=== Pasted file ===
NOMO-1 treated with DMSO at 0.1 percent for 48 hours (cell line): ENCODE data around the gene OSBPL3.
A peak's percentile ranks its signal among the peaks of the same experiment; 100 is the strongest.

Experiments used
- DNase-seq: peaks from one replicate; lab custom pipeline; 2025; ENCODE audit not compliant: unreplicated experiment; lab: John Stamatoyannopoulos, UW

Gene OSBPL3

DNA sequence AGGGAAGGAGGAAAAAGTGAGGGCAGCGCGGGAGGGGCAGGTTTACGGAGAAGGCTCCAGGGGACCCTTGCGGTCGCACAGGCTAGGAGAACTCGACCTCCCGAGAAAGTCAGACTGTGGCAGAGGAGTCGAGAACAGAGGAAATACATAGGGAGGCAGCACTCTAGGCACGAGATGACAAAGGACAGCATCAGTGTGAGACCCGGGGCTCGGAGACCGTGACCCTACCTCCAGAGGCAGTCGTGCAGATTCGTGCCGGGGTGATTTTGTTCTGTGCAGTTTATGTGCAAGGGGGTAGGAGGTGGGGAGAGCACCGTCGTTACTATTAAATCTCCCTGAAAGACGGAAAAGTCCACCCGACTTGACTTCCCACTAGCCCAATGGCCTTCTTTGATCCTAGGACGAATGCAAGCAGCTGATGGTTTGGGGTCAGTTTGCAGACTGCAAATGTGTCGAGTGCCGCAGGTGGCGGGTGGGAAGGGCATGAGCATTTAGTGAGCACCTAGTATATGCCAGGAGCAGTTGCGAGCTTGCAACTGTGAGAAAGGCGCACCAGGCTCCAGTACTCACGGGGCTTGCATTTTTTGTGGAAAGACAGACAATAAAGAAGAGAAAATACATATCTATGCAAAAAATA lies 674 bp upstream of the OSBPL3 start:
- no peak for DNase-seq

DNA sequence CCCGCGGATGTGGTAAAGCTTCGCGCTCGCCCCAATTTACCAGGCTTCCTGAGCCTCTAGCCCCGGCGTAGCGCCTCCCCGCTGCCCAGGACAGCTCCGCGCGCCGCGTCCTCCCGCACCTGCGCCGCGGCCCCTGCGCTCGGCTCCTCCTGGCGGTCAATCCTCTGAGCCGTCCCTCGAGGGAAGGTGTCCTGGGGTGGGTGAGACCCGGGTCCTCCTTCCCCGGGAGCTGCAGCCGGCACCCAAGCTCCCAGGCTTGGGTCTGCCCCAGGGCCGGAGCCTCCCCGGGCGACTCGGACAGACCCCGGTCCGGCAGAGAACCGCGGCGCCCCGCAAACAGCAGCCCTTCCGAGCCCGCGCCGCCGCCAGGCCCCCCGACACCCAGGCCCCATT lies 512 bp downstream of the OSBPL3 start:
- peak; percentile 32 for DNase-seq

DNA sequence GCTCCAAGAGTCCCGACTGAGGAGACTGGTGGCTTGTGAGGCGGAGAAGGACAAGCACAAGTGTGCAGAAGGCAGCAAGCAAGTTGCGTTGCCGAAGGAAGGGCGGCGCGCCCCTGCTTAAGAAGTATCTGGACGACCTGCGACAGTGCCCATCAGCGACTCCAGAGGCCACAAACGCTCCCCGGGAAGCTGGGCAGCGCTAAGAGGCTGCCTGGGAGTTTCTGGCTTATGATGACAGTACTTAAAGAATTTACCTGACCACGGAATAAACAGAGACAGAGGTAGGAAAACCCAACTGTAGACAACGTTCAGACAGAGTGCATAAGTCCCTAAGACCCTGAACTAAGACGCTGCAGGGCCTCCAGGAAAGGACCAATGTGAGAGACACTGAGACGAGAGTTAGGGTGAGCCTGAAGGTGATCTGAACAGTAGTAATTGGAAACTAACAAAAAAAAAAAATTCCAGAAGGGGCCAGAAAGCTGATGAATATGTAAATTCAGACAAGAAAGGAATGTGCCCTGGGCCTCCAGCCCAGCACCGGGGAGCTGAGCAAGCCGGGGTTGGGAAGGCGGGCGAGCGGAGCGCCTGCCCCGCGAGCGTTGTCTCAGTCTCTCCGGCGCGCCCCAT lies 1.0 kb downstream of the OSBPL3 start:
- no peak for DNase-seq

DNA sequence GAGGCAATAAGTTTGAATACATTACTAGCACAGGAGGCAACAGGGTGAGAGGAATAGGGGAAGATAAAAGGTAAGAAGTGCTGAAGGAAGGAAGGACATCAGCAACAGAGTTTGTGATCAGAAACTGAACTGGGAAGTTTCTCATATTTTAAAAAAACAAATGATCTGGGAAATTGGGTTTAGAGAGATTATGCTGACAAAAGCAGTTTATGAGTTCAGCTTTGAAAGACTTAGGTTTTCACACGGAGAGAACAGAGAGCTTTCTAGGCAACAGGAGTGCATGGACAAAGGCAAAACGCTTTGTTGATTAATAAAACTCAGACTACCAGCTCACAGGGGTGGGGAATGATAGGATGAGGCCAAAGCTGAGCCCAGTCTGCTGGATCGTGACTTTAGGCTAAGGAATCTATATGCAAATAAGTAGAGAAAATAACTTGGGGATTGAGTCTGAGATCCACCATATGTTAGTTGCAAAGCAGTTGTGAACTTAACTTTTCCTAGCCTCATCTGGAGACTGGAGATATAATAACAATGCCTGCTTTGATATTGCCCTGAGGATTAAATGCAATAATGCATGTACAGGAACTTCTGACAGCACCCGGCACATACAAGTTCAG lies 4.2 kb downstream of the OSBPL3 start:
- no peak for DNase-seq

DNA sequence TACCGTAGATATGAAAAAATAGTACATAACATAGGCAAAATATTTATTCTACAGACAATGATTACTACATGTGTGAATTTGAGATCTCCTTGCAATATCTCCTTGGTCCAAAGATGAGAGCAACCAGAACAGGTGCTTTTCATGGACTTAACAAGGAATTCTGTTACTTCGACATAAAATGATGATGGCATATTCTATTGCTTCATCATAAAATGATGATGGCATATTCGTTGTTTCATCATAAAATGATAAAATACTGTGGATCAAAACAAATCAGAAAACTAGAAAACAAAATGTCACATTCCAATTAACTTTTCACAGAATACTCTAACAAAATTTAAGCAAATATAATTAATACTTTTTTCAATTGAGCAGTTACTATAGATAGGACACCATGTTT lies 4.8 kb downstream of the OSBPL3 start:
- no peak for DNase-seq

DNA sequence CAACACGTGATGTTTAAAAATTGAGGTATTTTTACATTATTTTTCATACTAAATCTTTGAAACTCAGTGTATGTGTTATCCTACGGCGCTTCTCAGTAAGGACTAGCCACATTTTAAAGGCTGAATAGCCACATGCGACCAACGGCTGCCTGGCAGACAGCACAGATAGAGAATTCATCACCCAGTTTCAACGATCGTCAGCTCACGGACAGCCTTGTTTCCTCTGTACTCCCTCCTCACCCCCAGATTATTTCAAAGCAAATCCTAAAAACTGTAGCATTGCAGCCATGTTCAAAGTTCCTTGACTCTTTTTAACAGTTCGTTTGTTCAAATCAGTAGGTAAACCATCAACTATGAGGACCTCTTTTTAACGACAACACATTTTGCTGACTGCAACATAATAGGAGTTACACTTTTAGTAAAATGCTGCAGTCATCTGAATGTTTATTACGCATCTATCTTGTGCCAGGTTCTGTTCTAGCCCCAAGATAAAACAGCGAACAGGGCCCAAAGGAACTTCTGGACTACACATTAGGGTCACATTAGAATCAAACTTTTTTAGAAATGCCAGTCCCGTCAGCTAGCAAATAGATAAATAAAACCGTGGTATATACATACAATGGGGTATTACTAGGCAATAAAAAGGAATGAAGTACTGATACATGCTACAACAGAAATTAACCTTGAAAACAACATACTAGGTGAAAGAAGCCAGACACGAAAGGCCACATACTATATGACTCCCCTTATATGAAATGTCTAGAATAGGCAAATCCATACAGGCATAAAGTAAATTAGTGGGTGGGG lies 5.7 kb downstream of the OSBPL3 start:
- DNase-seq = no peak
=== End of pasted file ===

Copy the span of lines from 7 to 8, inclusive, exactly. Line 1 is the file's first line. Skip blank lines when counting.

- no peak for DNase-seq

DNA sequence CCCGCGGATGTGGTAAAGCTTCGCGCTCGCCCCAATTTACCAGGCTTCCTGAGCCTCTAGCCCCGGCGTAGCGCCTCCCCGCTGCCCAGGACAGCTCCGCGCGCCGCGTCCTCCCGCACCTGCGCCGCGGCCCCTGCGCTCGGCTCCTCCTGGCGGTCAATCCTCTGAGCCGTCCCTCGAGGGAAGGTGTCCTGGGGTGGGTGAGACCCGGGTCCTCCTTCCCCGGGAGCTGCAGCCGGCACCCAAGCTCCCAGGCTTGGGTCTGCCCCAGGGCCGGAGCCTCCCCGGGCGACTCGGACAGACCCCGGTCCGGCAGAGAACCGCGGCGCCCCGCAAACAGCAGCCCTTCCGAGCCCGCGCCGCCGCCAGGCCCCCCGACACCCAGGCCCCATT lies 512 bp downstream of the OSBPL3 start: